When All Else Fails … Play

August is always a difficult month. We try to cram the last bits of summer into a few short weeks before school starts up, and getting myself organized and in a better routine is always on my mind.

It seems that there’s always so much to do and plan.

This year we have more going on than most. We’re moving soon, so boxes litter the floors and my to-do list is about ten feet long. There are closets to go through. Decisions to be made. Old toys to toss and last-minute projects to be done.

With my 9-year-old in school now, my little guys are home with me as I attempt to accomplish it all. They’re underfoot when I take pictures down from the walls. They’re providing background noise when I make important calls to the bank. They’re “helping” as I scrub the insides of cabinets and refrigerator doors.

Through all of this necessary work, my toddler has grown increasingly needy. She whines. Protests. She seems to want me to entertain her at all times. She’s used to more attention and one-on-one from me, and I’ll be honest— I miss it too.

So today, instead of getting frustrated by her whines and dwelling on the urgent items on my list, I decided to do something different. I dropped what I was doing (literally— I was packing up a bag of her shoes to take to Goodwill), sat down on the floor with her, and we played.

It sounds simple, but as parents we often forget about the importance of play. It’s easy to get into the habit of seeing playing with our children as just another dreaded chore.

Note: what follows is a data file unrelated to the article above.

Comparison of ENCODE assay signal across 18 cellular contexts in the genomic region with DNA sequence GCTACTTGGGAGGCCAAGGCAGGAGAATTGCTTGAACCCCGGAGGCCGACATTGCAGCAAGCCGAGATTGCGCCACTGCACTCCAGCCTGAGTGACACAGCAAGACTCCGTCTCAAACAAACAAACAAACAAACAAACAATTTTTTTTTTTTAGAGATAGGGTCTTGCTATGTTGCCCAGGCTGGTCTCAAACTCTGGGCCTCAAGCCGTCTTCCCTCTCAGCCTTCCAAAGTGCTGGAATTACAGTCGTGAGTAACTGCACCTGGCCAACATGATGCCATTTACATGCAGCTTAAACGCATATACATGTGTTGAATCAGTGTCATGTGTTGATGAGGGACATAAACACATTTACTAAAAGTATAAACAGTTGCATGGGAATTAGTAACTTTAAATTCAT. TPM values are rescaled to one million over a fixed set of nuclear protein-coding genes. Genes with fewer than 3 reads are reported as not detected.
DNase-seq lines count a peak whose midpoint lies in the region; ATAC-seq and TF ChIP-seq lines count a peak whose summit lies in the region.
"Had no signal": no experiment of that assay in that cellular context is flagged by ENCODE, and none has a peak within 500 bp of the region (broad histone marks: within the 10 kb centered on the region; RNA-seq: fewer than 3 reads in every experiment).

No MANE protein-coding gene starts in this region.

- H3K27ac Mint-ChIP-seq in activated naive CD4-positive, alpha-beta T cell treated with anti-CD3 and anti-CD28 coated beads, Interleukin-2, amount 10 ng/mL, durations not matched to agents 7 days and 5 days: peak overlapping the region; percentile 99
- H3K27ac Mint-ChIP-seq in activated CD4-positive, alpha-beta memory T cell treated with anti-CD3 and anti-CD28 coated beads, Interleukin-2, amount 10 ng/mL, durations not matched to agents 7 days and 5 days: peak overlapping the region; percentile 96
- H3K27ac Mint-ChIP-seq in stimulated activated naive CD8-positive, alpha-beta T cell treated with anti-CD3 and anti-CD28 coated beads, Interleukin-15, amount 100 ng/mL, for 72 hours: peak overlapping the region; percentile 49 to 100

We’re all so busy, and whether we work outside the home or not, we all have a lot of responsibility. I’ve noticed, though, that when I’m not playing with my kids as much as we normally do, our relationship suffers. They act out for my attention, and they don’t yet have the skills to communicate their needs.

Some simple ideas for toddler/parent play include:

  • Do an easy craft
  • Read a favorite book
  • Have a tea party or picnic with stuffed animal “friends”
  • An old standby in my house- playing with the train table
  • Make a activity out of a cardboard box
  • Go outside and blow bubbles
  • Color together
  • Make a collage out of magazine pages
  • Make homemade play dough
  • Go on a nature hunt in your yard or neighborhood (collect acorns, leaves, and rocks along the way)

Playing with toddlers isn’t rocket science, but it’s crucial to their development. The next time my toddler seems “needy,” I need to remember that it’s simply because she is— she needs MY attention.

No matter how long that to-do list gets, the first item on it should be this: to play. Everything else can wait.

Mary Lauren Weimer is a social worker turned mother turned writer. Her blog, My 3 Little Birds, encourages moms to put down the baby books for a moment and tell their own stories. Connect with her on Facebook and Twitter.

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